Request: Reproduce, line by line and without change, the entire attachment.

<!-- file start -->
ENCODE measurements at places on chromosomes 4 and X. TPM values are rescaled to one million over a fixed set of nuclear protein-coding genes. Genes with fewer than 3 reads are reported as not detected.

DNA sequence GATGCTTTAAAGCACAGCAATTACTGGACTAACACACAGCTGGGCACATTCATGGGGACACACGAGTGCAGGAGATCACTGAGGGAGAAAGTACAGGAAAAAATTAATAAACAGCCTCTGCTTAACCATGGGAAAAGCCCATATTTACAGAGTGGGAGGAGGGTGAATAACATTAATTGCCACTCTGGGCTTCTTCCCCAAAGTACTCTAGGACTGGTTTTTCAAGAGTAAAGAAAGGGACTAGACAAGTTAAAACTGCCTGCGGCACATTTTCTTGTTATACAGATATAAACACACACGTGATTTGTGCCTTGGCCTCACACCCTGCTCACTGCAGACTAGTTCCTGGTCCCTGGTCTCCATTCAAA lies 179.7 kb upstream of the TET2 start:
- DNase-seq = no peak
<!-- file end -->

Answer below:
ENCODE measurements at places on chromosomes 4 and X. TPM values are rescaled to one million over a fixed set of nuclear protein-coding genes. Genes with fewer than 3 reads are reported as not detected.

DNA sequence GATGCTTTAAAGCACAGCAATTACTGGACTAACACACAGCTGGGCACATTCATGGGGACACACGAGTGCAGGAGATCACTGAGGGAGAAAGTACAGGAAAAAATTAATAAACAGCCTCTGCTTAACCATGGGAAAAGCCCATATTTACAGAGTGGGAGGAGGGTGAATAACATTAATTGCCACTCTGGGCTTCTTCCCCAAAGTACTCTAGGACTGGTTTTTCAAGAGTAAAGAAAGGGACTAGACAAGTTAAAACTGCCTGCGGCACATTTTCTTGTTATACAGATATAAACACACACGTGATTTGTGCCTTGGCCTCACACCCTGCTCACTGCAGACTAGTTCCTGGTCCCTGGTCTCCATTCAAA lies 179.7 kb upstream of the TET2 start:
- DNase-seq = no peak